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How American Redware Pottery is Made

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   Redware was the first type of pottery made by the European settlers in America because of the material availability and it's low firing temperature. It was a sure fit for The Workshops of David T. Smith, when David was researching pottery to accompany his furniture in the early 1980's.

   Redware, a fragile, lead-glazed earthenware style of pottery that derived it's name from it's earthy red color, vanished from the American pottery market when a more durable and lead-free, salt glazed stoneware pottery appeared on the scene in the mid 1800's. With it's fragile nature and because it was looked upon as a "poor man's pewter or dirt dish", it is surpising that so much antique Redware has survived through today. Due to these surviving examples, Turtlecreek Pottery is able to reproduce countless historical designs.

   Our pottery is handmade as it was in the 18th century. All pots are thrown by hand, and the plates are either thrown, or slabbed and draped over a wood mold as they were 200 years ago.

   Our reproduction pottery is glazed with an authentic lead glaze that provides the pottery surface the same depth of color of period pieces that are displayed at major museums throughout the country. As all Turtlecreek Pottery items are glazed with lead, they are for decorative use only.

   Our Redware Pottery is fired by one of the two following methods:
  • Electric kiln - This indoor style kiln offers a more controlled firing process. As the atmosphere in the kiln is oxidized, there is a stabilization of oxygen content. This type of clear atmosphere produces sharp, clean, and bright effects with a smooth texture to the glaze.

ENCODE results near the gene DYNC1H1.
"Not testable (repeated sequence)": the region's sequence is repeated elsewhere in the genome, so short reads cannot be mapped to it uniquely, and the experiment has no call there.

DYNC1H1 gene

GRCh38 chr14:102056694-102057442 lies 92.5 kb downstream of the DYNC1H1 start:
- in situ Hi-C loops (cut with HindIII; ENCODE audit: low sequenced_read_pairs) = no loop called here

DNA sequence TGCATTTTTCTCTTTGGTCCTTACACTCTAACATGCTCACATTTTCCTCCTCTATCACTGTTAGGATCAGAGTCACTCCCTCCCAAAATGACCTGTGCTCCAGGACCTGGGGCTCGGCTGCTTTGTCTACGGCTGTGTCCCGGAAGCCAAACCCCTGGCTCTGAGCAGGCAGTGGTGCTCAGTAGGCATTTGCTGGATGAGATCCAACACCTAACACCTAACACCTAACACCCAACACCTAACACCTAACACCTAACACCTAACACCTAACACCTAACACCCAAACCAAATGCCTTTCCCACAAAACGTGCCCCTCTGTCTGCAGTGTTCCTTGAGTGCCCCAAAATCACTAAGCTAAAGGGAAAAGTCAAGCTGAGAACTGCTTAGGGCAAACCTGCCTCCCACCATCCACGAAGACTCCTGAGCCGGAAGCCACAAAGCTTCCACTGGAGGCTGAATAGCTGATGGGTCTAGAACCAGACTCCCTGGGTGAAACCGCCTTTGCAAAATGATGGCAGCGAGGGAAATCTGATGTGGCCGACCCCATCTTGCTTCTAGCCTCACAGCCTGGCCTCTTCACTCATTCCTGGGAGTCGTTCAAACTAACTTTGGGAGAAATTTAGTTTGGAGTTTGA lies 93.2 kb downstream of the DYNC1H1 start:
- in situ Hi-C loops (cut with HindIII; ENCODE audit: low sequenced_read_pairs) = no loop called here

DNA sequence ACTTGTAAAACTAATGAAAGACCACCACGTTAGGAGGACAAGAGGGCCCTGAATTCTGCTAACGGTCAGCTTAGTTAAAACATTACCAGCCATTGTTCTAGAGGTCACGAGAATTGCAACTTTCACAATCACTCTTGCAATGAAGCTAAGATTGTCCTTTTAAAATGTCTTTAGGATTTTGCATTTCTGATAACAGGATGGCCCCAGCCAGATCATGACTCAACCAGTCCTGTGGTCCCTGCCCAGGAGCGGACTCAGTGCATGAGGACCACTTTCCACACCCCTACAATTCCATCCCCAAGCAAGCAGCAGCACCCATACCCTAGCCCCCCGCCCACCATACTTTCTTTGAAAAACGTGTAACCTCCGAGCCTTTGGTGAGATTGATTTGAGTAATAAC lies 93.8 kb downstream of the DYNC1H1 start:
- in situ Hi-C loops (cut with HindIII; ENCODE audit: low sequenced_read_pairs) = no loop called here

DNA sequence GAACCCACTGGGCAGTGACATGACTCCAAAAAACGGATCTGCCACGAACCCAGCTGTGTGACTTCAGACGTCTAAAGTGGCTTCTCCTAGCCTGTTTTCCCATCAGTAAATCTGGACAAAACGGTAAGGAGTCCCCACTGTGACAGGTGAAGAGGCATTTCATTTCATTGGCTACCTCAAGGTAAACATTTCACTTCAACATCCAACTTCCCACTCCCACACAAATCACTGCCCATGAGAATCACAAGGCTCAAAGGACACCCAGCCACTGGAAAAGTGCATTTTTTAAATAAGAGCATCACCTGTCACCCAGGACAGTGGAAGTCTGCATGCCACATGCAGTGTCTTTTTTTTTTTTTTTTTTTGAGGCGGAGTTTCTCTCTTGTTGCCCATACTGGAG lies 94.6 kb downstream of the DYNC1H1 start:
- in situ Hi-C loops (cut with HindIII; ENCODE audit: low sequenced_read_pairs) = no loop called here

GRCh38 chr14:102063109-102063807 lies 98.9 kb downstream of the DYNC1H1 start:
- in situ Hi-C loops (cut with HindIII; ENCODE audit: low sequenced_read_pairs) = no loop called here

• Wood-Fired kiln - This outdoor style kiln fires at different atmospheres in different parts of the firing chamber. You may have an oxidized atmosphere which is typical and unique to a wood-fired kiln. "Reduction firing" is when the oxygen content in the kiln is replaced with smoke, wood ash, and other gases from the burning of the wood being used as fuel for the kiln. The effects caused by this atmosphere can change the glaze, clay body colors, and textures. This firing process, unique to each and every firing attempt, produces truly one-of-a-kind items.
   Our wood-fired kiln has been firing on a regular basis for over 20 years. In 1985, while talking to a chair customer in Tennessee, David discovered that the gentlemen had a pile of kiln bricks that he would be willing to trade for a set of chairs. Within 6 months, and two trips to Tennessee, the wood-fired cross draft pottery kiln was designed, built, and ready to fire. Those first years required a little fine tuning, but it wasn't long until we were producing the wood-fired items that are so sought after today. Our kiln is one of the few production wood-fired kilns being fired in the United States.